Reconstructing masterpieces of ancient Near Eastern literature using artificial intelligence

22 Nov 2021

On 30 November, Enrique Jiménez will explain in his AI lecture how ancient texts can be reconstructed digitally.

Paper is a helpful invention – it has been used to transmit written language for some 2,000 years. But how do you read ancient Babylonian texts that were imprinted into clay tablets in Sumerian and Akkadian cuneiform in the three millennia BC? Many of the longer works only survive in fragments. Professor Enrique Jiménez from the Faculty for the Study of Culture is working on the reconstruction of such texts using artificial intelligence (AI).

AI-powered methods have proved especially useful, for instance to find parts of the Epic of Gilgamesh, the greatest literary work of ancient Mesopotamia. Through partially automated sequence alignment, Professor Jiménez and his team were able to assign ten new and previously unrecognized fragments to this significant text. Furthermore, the Assyriologist is currently working on a literary text hardly any of which has been identified yet, a kind of compendium of parodies. This text has remained unread since antiquity and is completely new to academia. “I’m therefore discovering new pieces and new passages of text every day I work on it,” says Jiménez.


30 Nov

KI Lectures: Reconstructing masterpieces of ancient Near Eastern literature with the help of AI

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Professor Enrique Jiménez: “Reconstructing masterpieces of ancient Near Eastern literature with the help of AI”

Tuesday, 30 November 2021, from 6:15 p.m. - 7:45 p.m.

Register here.

More information about the "KI Lectures" can be found here.


Please note: The lecture will only be held in German. A VOD with English subtitles will be available shortly after the event on YouTube.

Three questions for Professor Enrique Jiménez

The photo shows Professor Enrique Jiménez, Professor of Ancient Near Eastern Literatures at the Institute for Assyriology and Hethitology in the Faculty for the Study of Culture at LMU

Enrique Jiménez:

“I think we now have reasons to be more optimistic about the reconstruction of Babylonian literature.” | © LMU

Somewhat like an archaeologist, you dig up ancient treasures and piece together fragments of clay tablets into a meaningful whole. In what ways do computer-aided methods help you?

Enrique Jiménez: We study clay tablet fragments that were excavated decades ago but still lie unidentified in the storerooms of museums such as the British Museum and the Iraqi National Museum. Our digital platform makes the identification of these valuable but largely unexplored archive collections a great deal easier, as it allows us to collaborate with colleagues from around the world in reconstructing the texts. The platform has already become an indispensable tool for reconstructing the various genres of ancient Mesopotamian writing (such as poetry, divination, lexicography, and medicine).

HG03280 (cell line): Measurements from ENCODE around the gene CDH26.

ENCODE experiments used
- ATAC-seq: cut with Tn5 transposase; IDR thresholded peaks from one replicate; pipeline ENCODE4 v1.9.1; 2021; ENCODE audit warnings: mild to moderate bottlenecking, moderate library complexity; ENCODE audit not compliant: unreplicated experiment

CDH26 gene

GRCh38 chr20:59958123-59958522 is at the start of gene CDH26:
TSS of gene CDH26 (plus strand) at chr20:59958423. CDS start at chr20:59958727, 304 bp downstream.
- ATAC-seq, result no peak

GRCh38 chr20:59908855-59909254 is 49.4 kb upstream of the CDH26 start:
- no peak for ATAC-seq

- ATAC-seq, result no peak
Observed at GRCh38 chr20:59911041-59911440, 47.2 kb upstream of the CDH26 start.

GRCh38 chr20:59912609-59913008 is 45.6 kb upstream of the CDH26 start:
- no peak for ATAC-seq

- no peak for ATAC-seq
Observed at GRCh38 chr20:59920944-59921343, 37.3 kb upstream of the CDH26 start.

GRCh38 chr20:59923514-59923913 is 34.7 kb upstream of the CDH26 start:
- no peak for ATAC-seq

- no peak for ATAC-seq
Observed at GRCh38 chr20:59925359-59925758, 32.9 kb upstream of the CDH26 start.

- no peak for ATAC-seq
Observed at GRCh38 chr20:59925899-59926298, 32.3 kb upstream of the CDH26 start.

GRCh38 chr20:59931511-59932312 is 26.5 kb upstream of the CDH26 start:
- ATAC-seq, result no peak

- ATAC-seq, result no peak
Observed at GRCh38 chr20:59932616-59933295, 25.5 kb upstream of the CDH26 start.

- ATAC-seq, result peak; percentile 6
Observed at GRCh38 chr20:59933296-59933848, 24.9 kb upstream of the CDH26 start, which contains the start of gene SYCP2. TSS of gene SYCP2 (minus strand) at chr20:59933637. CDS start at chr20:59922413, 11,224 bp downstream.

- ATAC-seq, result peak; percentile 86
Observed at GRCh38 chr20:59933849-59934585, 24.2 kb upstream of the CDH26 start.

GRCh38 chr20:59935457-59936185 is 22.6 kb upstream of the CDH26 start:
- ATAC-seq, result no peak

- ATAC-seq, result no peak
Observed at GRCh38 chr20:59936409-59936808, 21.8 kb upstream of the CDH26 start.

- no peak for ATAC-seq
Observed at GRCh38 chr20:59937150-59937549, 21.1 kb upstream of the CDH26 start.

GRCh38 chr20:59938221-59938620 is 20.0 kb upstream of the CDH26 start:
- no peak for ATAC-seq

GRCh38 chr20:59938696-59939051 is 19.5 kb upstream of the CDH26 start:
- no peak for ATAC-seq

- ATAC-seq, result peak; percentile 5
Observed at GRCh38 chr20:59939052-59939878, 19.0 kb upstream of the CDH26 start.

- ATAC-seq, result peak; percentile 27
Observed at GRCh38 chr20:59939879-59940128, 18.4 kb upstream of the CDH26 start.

In the past, Assyriologists were fairly pessimistic about the reconstruction of Babylonian literature. They doubted that the ancient texts could be recovered and made readable from beginning to end: Some said it would take centuries, others thought it might never be possible. I think we now have reasons to be more optimistic.

You’re also using AI. How does an algorithm learn to read and piece together texts — and does it get better as it goes along?

Enrique Jiménez: Fortunately, the Mesopotamians left us many different copies of their texts. What is unfortunate is that almost all of the clay tablets are damaged and the texts have thus survived only in fragments. Taking into account these two factors — multiple copies and their fragmentary nature — we have to develop an algorithm that recognizes connections in the chaos of individual pieces.

A further complicating factor is the fact that cuneiform script is ambiguous: There are up to 25 ways to represent the same syllable. Consequently, each word can also be written in many different ways. So the first challenge is to present the computer with fragments and texts that we already know match, and effectively to ask the algorithm to match these known matches. Then we test the algorithm on fresh texts to see how well it works, and tweak it if necessary. The more texts we feed in, the better it gets.

Part of your research focuses on texts that have a poetic structure. Can AI understand poetry?

Enrique Jiménez: It’s really a question of what you mean by “understand” — if you mean identifying significant patterns, intertextual references or regularities, then of course the computer can do that, and in certain circumstances it can even do it faster and easier than humans can. We have found many new fragments by taking poetic structure into account, since certain words occur only in certain metrical positions, which means we know what to ask the computer for. In my opinion, however, “understanding” texts is closely related to “enjoying” them, and that is something only humans can do.

Professor Enrique Jiménez is Professor of Ancient Near Eastern Literatures at the Institute of Assyriology and Hittitology in the Faculty for the Study of Culture at LMU.

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